What is powerful about teaching with technology?

Gary Putland, General Manager Education.au

Understaning the paradigm shifts: what is powerful about learning with technology?What are the challenges and opportunities? What tools can assist us and what are the characteristics of success.

Lawrence Lessig – Creative Commons – and a visit to the Ted Talk – helps us to focus on the significant paradigm shifts – and the spirit of mashup and the tools of creativity.

  1. Understanidng the paradigm shifts begins with a few key points that are challenging our daily practice:
  • Mobile, portable, connected
  • 24/7, access incresing
  • Transformative nature (e.g. banking, travel planning)
  • Social networking phenomena – connect, capture, store, share.

Students are producers and creators of knowledge – kids are information rich outside of school and knowledge poor in school. The locus of control is shifting to anywhere outside the formal education environment. Part of education is to ensure that we are information rich AND knowledge rich.

“Control” is moving out to the masses. Kids want access, and ed departments want control. Let’s work with this and create something positive from this healthy tension. Give students the opportunity to learn how to learn. Risk needs to be shared. Kids can bring a whole lot more to the learning process, and the options for personalization are becoming the priority focus. Rubrics for collaborative learning need to be developed and extended. Immediacy and currency are critical ways for students to keep up-to-date. The “C” in ICT is the vital component – its about connectedness and communication.

The Literacy continuum is so critical – their search, selection and synthesis skills need developing. [Its about knowledge and working with knowledge.] Multiple literacies are also critical and must encompass a range of media as well as promote new literacies for thinking and knowledge creation.

The Numeracy continuum is also critical. Are their things we should stop doing, and add new things to the learning process? Gary demonstrated “Gap Minder” which collects information and you can see the interactions between the data (trends analysis, forcasting). Other programs to use include Scratch (from MIT), Google Earth Community, Alice (3D programming environment that makes it easy to create an animation for telling a story, playing an interactive game, or a video etc.

Just how do we help students to understand themselves? That’s what should be the driving force in developing digital pedagogies. Opportunities to explore also include ‘truth, trust and authority’. What is truth? becomes Who do you trust? We have a critical responsibility to help kids understand the implications of a ‘digital footprint’. Finally, we need to help students understand intellectual property in the era of Mashup and democratization of information. Creative Commons concepts need to be explored and extrapolated into the world of our students as produces and consumers of information.

Web 2.0 tools enable storing and sharing of content. Edna is going to launch Edna TV as an alternative collaboration and sharing space

Emerging technologies are important to follow and integrate into our thinking. The blend between blogger, researchers, IT industry players, education organisations and more are working to create new thinking. The critical thing is to connect with other experts.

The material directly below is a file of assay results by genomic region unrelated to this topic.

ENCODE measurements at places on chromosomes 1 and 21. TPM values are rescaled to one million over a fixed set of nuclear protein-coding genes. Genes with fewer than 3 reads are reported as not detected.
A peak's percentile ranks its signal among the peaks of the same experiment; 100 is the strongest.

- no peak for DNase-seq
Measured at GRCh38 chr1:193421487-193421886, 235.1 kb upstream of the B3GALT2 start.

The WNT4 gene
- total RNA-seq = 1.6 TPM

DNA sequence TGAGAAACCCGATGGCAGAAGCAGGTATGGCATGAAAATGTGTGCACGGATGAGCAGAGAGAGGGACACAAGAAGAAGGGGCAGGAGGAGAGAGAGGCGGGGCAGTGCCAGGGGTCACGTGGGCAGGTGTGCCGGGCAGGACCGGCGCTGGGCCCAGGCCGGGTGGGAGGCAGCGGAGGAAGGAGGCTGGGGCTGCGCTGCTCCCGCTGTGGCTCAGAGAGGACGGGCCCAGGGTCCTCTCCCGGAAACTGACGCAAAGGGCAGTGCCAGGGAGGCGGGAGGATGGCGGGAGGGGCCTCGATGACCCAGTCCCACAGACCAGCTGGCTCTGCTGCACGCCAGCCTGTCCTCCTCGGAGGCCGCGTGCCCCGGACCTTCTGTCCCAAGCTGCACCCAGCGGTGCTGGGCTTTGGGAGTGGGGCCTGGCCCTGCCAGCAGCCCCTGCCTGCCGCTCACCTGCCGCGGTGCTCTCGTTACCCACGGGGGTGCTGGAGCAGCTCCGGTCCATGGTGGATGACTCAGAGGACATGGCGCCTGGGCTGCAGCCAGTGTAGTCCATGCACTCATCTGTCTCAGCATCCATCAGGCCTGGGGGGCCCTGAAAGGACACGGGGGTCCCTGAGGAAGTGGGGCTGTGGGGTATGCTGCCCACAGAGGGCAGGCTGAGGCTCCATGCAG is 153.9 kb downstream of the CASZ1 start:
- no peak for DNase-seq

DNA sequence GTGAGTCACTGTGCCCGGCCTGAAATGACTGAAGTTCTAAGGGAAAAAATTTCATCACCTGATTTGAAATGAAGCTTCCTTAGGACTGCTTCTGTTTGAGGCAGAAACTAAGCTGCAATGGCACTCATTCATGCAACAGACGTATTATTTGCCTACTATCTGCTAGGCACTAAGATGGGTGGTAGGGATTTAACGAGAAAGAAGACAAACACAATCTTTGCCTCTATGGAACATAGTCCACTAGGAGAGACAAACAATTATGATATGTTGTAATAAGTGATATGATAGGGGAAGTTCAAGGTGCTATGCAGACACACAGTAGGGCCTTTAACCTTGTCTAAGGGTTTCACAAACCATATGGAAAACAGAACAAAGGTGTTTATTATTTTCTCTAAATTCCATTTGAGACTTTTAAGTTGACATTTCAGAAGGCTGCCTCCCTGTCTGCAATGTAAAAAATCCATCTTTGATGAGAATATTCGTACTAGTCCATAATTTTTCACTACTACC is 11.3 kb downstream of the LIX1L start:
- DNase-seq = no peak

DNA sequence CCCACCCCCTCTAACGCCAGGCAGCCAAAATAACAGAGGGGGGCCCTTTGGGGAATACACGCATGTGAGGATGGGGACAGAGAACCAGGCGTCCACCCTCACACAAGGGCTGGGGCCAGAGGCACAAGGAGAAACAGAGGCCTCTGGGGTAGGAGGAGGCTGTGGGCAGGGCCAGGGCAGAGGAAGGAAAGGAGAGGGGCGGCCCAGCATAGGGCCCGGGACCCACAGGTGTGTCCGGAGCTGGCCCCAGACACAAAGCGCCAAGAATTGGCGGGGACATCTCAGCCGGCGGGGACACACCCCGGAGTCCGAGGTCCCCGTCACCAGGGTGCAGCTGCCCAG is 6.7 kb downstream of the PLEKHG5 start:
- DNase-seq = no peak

Digital Education – Making Change HappenThe MCEETYA ICT in Schools Taskforce (ICTST) was responsible for providing strategic advice to all Australian Education Ministers on issues related to the use of technologies in schools, including innovation and emerging technologies.

Characteristics of succes? Leadership; An educational plan; Champions and Mentors; Teaching techniques and strategies; Good infrastructure; Recognition and reward

2 thoughts on “What is powerful about teaching with technology?

  1. “tension” is definitely evident. Re-constructing from the bottom (the connected classroom teacher) upwards places tremendous on the teacher who can often feel isolated in their workplace, yet so connected though the ‘interwebs’. The line of management structure I think is all too often immersed in ‘big picture’ ideals, when time, money and faith should be used to support the teacher and students they are connected with – at the individual teacher level – which is not how schools do things.

    It is okay to have a ‘vision’, but unfortunately those whom seem to eek out a niche in strategic planning, rhetoric and symbolic gesturing are observers, skimming the surface with a point of reference that is the past.

    Trusting a teacher – who is learning through their network daily – does as you say conflict with notions of control. The system controls the administrators who in turn control the school and the line flows right down to, and places most pressure on, the teacher.

    Our systems have a vested interest in maintaining the ‘chain of command’ and emits social, financial and professional pressures on teachers and students. Its great to see so many teachers shifting towards an engaged classroom, but the tension that it causes leads to questions of sustainability, if there is no ‘vent’ to allow those in the classrooms (the experts) leading learning. You can’t plan or dictate this in the model that is currently in place. Administrators need to work out how to get down to the teacher and student level. Perhaps, dare I say, get into the classroom and try it – not talk about it. You never know, you might actually find some administrators gaining and ‘authentic’ view of what they think they are talking about.

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